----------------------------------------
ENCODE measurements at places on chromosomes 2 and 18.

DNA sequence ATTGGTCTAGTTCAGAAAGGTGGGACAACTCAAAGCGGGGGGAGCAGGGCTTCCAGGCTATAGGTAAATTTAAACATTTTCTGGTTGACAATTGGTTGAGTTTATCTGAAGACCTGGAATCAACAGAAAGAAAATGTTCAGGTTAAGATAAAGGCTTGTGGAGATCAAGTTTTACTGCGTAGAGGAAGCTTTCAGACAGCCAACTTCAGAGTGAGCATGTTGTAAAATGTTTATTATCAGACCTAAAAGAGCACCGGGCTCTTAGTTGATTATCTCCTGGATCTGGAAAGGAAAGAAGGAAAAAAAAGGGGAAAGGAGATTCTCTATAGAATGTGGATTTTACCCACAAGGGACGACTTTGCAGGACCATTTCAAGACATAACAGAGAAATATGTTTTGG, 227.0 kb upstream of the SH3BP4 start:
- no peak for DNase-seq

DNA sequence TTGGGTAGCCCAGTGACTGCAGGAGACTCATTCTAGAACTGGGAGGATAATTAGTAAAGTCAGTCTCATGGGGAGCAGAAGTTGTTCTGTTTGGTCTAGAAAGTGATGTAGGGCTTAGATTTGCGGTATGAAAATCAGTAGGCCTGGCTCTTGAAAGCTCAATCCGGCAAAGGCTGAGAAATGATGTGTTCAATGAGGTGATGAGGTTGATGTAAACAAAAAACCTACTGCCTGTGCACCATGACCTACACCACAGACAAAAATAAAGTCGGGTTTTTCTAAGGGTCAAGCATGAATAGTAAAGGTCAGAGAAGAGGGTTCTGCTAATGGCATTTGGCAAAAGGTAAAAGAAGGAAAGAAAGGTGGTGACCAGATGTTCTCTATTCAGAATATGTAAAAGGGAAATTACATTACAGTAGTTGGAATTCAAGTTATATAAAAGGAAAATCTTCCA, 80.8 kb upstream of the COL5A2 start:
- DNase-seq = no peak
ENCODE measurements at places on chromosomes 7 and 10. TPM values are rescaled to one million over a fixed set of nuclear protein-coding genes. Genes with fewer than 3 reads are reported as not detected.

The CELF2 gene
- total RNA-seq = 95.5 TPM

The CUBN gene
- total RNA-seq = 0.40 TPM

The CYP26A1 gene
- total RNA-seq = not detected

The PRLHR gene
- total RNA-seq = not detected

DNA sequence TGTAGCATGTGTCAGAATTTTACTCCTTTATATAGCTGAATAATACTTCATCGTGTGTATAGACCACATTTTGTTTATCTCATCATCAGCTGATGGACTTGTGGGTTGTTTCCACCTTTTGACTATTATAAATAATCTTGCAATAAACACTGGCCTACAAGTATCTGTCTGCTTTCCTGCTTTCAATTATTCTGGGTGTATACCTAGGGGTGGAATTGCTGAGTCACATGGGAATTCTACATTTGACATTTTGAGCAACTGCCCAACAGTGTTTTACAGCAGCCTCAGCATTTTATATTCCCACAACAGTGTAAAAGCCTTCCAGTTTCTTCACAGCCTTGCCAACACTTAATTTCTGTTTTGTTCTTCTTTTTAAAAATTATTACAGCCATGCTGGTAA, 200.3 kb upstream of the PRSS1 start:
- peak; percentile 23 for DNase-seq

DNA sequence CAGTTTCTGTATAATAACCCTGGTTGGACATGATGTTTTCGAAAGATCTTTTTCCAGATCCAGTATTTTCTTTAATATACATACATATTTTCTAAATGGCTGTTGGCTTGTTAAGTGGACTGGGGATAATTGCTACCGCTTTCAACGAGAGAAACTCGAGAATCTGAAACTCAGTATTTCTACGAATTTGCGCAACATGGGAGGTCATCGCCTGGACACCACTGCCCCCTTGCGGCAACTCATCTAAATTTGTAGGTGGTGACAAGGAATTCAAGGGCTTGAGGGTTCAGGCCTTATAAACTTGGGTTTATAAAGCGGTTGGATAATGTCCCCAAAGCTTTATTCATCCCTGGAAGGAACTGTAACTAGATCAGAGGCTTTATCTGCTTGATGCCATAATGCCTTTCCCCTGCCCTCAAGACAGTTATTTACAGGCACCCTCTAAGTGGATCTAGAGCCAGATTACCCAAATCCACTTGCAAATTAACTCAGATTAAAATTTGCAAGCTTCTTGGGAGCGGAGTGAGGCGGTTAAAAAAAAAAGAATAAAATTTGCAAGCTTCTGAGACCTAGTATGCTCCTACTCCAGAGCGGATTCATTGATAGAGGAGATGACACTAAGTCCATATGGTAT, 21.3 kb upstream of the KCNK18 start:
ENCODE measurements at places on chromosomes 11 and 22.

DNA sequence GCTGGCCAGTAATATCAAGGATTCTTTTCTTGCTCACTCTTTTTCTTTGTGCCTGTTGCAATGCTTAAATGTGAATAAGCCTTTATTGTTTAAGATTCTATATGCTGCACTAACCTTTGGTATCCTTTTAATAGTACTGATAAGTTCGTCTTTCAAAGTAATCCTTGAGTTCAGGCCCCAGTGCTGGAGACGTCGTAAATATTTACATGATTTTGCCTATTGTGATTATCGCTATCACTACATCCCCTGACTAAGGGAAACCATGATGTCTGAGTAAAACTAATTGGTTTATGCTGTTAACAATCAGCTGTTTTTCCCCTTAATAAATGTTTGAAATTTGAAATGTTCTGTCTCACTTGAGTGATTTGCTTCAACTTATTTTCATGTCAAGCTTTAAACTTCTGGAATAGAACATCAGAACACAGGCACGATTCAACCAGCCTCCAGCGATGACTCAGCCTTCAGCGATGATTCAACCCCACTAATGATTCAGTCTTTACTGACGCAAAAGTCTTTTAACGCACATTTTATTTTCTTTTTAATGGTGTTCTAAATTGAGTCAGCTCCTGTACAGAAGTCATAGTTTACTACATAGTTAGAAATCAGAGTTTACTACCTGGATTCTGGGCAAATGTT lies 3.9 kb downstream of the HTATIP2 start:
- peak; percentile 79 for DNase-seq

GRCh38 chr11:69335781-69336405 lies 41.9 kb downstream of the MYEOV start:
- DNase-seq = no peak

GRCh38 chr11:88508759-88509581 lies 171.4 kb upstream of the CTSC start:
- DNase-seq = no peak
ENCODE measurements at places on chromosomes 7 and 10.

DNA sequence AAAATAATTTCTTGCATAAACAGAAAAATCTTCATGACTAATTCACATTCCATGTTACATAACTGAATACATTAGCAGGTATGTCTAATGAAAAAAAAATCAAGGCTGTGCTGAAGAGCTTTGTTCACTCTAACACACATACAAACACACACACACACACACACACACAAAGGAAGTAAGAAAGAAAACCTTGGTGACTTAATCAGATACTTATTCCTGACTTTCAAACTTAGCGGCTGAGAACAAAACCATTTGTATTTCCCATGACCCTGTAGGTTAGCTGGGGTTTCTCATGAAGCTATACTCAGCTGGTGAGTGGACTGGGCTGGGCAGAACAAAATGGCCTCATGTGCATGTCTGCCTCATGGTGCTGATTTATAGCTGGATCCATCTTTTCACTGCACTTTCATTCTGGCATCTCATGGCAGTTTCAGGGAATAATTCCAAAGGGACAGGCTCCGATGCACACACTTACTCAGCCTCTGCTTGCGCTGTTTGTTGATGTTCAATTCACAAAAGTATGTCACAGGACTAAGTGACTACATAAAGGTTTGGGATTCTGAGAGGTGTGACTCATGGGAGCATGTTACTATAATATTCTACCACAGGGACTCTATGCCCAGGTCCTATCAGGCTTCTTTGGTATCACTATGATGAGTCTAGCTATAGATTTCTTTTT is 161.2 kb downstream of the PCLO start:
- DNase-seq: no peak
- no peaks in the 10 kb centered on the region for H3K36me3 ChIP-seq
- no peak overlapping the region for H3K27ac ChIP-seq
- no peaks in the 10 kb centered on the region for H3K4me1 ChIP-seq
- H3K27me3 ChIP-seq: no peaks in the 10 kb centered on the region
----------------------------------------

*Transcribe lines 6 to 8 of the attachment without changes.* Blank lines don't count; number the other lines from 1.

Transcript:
ENCODE measurements at places on chromosomes 7 and 10. TPM values are rescaled to one million over a fixed set of nuclear protein-coding genes. Genes with fewer than 3 reads are reported as not detected.

The CELF2 gene
- total RNA-seq = 95.5 TPM